Please further explain these sentences – He doesn't believe in fines; he believes in benchings. Guys make too much to care about fines, he says. Burying them gets their attention – from your column From the Old School (February 5, 2008). I don't quite understand what they're about, especially these words, "fines", "benchings" and "burying".
These things you pick up by osmosis, or gradually – after meeting them time and again. This is where hobbies come into play.
"Fines, benchings and burying" are concepts of NBA basketball. If you're not a basketball fan and don't give a hoot about what Yao Ming is up to etc, close this window and read something else. On the other hand, if you are a basketball fan, you'll probably want to find out more about them. And you know what, if you follow the news, you are likely to see these words every once in a while. That's what I mean by saying you can pick up new words or expressions by osmosis instead of, say, having to look every word up every single time – and tire yourself out in the process.
Being a basketball fan and having just watched the All-Star Game, I find myself in a good mood to further explain these terms – fines, benchings and burying. So here you go.
When players don't observe team rules, a coach has a few punishment measures to mete out. He may fine them a certain amount of money. Or he may bench them, that is, to sit them on the bench instead of letting them play. The coach in the story being from the old school, he doesn't believe in fines. To his way of thinking, today's players make way too much money to care about fines. Shaquille O'Neal, for example, makes $20 million a year. Is he going to care if his coach fines him, say, 5,000 bucks for missing a practice? No, a few bucks lost is not going to catch his attention.
But benchings – sitting him on the bench – do. And burying him at the deep end of the bench most certainly does.
If a player is not allowed to play, his value diminishes and come time for a new contract, his chances of getting another fat paycheck would diminish accordingly. Shaq is not a good example here. Shaq is not worried about another contract. His current contract, paying him $20 million dollars annually, has two more year to run and he will likely call it a career by that time. Therefore, Shaq is pretty safe all-round. If not for pride, Shaq would not bother about minutes and playing time. But another player, a younger one, definitely will worry about minutes and playing time (a player's playing time, the time he spends on court each game, is recorded in minutes as a regular NBA game last 48 minutes). Yi Jianlian, for example, will worry about playing time. In fact, being on the court playing – and playing a lot if he could help it – means everything to him. It's his livelihood. Rest assured it won't sit well with him if he is told to sit on the bench all the time. Therefore, benching and burying (if the benching lasts a considerable time, it will be as if the player were buried deep among benchwarmers) will certainly get his attention, that is, force him to learn a lesson.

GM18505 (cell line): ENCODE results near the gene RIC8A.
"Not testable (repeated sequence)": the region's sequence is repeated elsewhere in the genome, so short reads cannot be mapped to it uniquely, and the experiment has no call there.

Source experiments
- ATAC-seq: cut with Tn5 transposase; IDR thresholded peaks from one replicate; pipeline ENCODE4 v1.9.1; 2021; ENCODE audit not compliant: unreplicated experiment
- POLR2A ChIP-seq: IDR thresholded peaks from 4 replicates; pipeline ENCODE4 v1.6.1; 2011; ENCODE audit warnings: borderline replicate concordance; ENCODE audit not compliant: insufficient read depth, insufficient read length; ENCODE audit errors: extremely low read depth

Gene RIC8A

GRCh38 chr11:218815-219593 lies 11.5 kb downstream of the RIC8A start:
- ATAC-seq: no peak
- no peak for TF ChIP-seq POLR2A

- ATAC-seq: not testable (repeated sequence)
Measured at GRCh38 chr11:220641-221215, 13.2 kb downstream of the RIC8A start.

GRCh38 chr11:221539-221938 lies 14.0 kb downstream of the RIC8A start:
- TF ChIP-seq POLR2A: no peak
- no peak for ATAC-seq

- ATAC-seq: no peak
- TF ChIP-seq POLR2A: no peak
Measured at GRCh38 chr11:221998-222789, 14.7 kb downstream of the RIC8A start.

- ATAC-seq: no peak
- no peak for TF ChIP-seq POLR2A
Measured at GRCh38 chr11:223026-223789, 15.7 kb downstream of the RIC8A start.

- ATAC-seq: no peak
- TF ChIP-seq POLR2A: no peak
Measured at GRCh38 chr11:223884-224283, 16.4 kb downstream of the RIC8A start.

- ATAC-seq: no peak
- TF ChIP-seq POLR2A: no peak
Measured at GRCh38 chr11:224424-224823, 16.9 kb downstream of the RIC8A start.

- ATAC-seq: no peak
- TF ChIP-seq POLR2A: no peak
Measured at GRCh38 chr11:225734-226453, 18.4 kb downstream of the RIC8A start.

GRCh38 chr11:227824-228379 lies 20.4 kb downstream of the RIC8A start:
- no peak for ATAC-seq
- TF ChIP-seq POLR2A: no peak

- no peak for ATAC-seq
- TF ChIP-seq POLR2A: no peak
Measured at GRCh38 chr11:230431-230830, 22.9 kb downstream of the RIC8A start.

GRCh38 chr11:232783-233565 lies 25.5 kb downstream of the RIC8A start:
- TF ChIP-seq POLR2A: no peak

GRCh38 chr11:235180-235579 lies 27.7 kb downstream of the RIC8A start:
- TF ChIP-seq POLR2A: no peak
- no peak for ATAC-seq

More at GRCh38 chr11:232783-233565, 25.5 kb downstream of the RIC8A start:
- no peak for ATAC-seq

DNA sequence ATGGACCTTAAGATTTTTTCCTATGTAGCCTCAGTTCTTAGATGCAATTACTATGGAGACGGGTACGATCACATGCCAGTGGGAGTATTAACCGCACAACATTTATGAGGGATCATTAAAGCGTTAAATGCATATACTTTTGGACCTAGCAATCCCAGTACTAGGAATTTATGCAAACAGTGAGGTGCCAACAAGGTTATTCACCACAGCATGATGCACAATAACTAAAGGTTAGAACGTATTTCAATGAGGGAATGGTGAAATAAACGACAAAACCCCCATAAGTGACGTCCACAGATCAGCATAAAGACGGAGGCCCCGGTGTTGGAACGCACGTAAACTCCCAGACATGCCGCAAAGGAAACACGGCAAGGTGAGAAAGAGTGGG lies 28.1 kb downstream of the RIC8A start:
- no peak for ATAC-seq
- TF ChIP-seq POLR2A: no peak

That's the philosophy of a coach from the old school, an old coach for sure and smart thinking from a cunning old dog.
Well, in these explanations, you've seen "fines", "benchings" and "burying" each in action a number of times. That's how you pick up new words by osmosis, that is, by seeing them often – and gradually let them sink in. The cause is helped if you have a hobby which allows you to follow a particular subject on a regular basis.
Now, don't say you don't have a hobby – just develop one – or give another lame excuse.
Even if you have no hobbies and have no intention creating one, you can still learn by osmosis – I have inexhaustible punishments for you. You can, for example, read the dictionary for new words.
Only that then you will definitely be looking every word up.
Including, of course, osmosis.
If you had not tired yourself out by then.